WASHINGTON, May 22 (UPI) -- The United States and Myanmar signed a trade and investment framework agreement, coinciding with the visit of Myanmar President Thein Sein.
The agreement will create "a platform for ongoing dialogue and cooperation on trade and investment issues between the two governments," the Office of the U.S. Trade Representative said on its website.
It was signed Tuesday in Washington by acting U.S. Trade Representative Demetrios Marantis and Myanmar's Deputy Commerce Minister Pwint San.
The agreement calls for the two sides to identify initiatives that support the ongoing reform program in Myanmar and promote inclusive development that benefits its people including the poorest segments of the population, the announcement said. Myanmar was formerly called Burma.
"The United States supports reforms that lay the foundation for a peaceful and prosperous future," Marantis said. "Economic reforms and trade are mutually supportive. Stronger institutions, transparency, and rule of law create stronger foundations for commercial transactions, trade and investment."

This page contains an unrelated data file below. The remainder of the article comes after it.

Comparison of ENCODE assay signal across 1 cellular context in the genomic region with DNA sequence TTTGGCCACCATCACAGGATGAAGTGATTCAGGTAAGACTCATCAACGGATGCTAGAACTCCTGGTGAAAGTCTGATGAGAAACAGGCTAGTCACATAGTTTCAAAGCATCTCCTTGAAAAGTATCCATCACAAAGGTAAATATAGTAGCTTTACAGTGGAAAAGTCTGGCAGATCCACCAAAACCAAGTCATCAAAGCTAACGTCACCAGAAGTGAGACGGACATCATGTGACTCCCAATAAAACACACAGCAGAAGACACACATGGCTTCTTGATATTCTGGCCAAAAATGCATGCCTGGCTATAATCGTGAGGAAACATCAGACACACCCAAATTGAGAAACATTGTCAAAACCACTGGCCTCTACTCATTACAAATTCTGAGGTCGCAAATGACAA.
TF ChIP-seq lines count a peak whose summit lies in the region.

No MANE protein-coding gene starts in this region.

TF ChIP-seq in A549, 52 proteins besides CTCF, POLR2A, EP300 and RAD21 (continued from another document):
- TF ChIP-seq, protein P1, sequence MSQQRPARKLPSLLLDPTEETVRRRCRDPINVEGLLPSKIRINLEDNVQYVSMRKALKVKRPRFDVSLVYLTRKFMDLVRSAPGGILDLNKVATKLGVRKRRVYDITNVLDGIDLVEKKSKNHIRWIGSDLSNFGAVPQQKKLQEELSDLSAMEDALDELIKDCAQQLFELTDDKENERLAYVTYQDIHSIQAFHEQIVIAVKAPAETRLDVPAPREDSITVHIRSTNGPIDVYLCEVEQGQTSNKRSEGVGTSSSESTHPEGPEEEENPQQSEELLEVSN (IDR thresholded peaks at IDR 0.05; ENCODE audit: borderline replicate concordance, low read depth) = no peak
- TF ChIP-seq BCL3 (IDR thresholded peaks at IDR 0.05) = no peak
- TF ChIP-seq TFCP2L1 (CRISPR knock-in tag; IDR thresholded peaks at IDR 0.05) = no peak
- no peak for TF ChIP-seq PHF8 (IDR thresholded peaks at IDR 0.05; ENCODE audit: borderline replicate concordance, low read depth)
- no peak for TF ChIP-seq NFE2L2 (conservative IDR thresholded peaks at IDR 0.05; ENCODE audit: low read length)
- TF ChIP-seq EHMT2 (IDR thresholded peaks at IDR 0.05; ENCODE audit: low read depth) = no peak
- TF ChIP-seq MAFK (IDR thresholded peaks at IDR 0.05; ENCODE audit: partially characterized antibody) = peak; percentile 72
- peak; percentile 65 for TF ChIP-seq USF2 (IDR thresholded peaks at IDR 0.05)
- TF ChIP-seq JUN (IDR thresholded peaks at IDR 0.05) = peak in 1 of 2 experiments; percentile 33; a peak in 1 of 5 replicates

Officials said the agreement recognizes the importance of respecting and promoting each side's laws and respecting fundamental labor rights outlined by the International Labor Organization.
U.S. President Barack Obama, who visited Myanmar last November, praised Thein Sein's leadership in bringing about political and economic reforms in his country. Prior to the establishment of a civilian government in 2001 under Thein Sein, the country had been under brutal military rule for decades.
Since then, the United States and other Western nations have eased their sanctions against Myanmar, which have helped improve the isolated country's economy and encourage foreign investments.
"Over the last two years we have seen a sustained process in which political prisoners, including Aung San Suu Kyi, have been released and have been incorporated into the political process," Obama said. "We very much appreciate your efforts and leadership in leading Myanmar in a new direction."
The U.S. Trade Representative Office said with the easing of U.S. sanctions last year, bilateral trade has been increasing but still remains small. In the first three months of 2013, bilateral trade totaled $90 million, including $89 million in U.S. exports to and $1 million in U.S. imports from Myanmar.